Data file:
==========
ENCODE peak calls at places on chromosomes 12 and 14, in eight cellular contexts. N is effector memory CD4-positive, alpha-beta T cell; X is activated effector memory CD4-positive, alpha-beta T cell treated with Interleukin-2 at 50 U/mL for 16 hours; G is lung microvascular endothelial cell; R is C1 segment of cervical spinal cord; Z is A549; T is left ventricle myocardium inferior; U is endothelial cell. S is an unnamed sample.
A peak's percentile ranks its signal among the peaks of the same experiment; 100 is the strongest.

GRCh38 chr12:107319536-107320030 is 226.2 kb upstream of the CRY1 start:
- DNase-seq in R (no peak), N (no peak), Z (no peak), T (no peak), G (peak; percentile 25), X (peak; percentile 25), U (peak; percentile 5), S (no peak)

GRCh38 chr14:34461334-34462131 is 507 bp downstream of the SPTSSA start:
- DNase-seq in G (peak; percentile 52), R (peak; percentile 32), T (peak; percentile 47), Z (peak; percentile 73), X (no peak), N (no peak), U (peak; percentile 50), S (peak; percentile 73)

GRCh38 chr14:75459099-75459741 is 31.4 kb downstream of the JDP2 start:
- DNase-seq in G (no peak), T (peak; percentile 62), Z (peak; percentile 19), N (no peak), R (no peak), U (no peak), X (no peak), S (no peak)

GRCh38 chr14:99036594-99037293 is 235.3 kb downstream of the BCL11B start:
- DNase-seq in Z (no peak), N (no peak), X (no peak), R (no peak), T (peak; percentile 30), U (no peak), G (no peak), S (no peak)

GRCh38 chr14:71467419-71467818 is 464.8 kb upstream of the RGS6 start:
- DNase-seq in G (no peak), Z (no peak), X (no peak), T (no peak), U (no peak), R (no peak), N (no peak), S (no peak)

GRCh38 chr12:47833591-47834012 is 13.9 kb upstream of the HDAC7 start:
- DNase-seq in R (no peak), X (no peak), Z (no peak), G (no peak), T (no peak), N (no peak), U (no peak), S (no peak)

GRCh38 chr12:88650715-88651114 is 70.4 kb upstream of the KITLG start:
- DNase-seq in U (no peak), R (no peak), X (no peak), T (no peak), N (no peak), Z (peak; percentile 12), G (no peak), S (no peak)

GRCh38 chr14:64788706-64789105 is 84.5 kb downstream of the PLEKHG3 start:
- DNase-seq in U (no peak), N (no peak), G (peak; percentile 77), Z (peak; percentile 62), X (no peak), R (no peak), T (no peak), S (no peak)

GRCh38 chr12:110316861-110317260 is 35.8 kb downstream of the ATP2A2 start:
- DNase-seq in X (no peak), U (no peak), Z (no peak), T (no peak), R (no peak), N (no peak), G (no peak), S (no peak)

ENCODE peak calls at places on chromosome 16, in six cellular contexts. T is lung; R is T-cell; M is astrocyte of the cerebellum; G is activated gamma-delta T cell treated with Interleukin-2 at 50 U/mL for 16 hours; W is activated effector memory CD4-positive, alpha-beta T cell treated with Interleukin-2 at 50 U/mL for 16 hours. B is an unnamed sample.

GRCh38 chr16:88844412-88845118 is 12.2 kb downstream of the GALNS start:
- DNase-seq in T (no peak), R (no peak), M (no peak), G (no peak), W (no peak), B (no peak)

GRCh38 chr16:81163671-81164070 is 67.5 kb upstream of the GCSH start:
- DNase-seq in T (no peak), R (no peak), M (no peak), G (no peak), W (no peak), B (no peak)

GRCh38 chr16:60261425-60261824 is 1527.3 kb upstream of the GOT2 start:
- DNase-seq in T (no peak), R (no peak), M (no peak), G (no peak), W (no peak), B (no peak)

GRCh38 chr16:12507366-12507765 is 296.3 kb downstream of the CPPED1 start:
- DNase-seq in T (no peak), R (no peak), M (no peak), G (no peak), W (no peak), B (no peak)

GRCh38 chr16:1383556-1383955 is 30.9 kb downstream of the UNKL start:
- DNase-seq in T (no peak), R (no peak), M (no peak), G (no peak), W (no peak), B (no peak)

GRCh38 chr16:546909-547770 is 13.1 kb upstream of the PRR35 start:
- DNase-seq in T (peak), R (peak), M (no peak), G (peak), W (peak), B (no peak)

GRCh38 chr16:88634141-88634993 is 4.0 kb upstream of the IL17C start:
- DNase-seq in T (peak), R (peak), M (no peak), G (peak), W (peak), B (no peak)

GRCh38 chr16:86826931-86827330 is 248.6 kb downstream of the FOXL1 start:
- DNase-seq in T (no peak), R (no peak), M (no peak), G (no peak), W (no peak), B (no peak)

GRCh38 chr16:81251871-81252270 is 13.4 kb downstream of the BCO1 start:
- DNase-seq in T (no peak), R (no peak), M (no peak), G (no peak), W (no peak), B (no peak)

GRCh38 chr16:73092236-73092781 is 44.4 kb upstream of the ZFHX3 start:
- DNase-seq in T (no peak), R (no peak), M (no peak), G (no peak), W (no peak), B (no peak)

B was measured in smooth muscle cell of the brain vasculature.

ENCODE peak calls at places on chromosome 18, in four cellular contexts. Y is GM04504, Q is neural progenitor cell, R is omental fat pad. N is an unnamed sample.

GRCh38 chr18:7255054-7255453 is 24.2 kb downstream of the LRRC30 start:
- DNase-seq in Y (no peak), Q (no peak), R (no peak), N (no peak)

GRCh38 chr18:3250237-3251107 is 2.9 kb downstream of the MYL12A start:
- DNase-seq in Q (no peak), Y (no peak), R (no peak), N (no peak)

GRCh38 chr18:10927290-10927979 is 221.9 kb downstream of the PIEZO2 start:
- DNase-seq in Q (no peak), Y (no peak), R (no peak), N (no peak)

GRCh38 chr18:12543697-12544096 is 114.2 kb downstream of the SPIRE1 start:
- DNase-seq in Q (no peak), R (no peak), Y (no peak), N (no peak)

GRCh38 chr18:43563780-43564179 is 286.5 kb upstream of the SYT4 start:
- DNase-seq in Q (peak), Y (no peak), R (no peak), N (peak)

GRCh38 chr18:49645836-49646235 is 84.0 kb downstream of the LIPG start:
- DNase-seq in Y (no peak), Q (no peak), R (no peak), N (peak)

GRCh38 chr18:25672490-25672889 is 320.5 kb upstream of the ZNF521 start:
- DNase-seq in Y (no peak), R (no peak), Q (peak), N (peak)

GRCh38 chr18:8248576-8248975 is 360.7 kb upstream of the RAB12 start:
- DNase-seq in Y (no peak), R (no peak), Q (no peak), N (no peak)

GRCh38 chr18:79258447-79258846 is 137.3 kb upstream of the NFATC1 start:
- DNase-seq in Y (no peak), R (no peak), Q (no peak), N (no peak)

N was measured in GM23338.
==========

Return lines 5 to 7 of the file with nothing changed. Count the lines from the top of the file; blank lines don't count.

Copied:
GRCh38 chr14:34461334-34462131 is 507 bp downstream of the SPTSSA start:
- DNase-seq in G (peak; percentile 52), R (peak; percentile 32), T (peak; percentile 47), Z (peak; percentile 73), X (no peak), N (no peak), U (peak; percentile 50), S (peak; percentile 73)

GRCh38 chr14:75459099-75459741 is 31.4 kb downstream of the JDP2 start: